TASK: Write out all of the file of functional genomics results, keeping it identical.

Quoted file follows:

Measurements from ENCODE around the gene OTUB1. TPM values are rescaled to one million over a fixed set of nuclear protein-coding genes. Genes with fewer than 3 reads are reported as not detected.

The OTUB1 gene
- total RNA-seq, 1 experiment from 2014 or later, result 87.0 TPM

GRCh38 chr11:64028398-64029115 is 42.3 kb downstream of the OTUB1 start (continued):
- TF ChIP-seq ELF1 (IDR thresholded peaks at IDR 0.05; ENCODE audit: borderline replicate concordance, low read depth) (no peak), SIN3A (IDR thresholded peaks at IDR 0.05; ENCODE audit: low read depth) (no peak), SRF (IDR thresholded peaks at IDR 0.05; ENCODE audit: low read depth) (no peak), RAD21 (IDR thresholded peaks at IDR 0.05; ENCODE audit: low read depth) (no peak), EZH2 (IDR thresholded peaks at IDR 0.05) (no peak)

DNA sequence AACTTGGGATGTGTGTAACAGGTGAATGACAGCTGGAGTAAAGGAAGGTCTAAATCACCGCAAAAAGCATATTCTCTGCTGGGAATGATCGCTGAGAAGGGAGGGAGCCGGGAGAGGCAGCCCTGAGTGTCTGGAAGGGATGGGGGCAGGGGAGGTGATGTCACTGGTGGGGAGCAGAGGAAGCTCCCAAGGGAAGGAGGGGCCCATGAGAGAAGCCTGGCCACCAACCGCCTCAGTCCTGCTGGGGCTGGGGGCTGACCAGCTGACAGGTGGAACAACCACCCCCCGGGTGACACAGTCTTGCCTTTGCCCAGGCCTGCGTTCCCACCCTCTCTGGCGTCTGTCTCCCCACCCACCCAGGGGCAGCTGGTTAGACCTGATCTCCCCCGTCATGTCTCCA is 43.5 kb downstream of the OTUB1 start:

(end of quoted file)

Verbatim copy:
Measurements from ENCODE around the gene OTUB1. TPM values are rescaled to one million over a fixed set of nuclear protein-coding genes. Genes with fewer than 3 reads are reported as not detected.

The OTUB1 gene
- total RNA-seq, 1 experiment from 2014 or later, result 87.0 TPM

GRCh38 chr11:64028398-64029115 is 42.3 kb downstream of the OTUB1 start (continued):
- TF ChIP-seq ELF1 (IDR thresholded peaks at IDR 0.05; ENCODE audit: borderline replicate concordance, low read depth) (no peak), SIN3A (IDR thresholded peaks at IDR 0.05; ENCODE audit: low read depth) (no peak), SRF (IDR thresholded peaks at IDR 0.05; ENCODE audit: low read depth) (no peak), RAD21 (IDR thresholded peaks at IDR 0.05; ENCODE audit: low read depth) (no peak), EZH2 (IDR thresholded peaks at IDR 0.05) (no peak)

DNA sequence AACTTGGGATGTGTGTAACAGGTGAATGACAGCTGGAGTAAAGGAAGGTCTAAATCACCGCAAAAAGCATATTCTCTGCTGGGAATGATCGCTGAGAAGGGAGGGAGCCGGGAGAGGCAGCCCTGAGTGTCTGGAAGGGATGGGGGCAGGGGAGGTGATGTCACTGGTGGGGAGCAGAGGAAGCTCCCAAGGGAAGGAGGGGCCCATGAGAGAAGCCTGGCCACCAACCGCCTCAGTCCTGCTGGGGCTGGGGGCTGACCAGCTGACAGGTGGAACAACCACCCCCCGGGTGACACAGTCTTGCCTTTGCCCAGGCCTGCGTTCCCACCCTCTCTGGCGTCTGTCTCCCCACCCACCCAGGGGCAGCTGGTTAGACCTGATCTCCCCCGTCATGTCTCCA is 43.5 kb downstream of the OTUB1 start: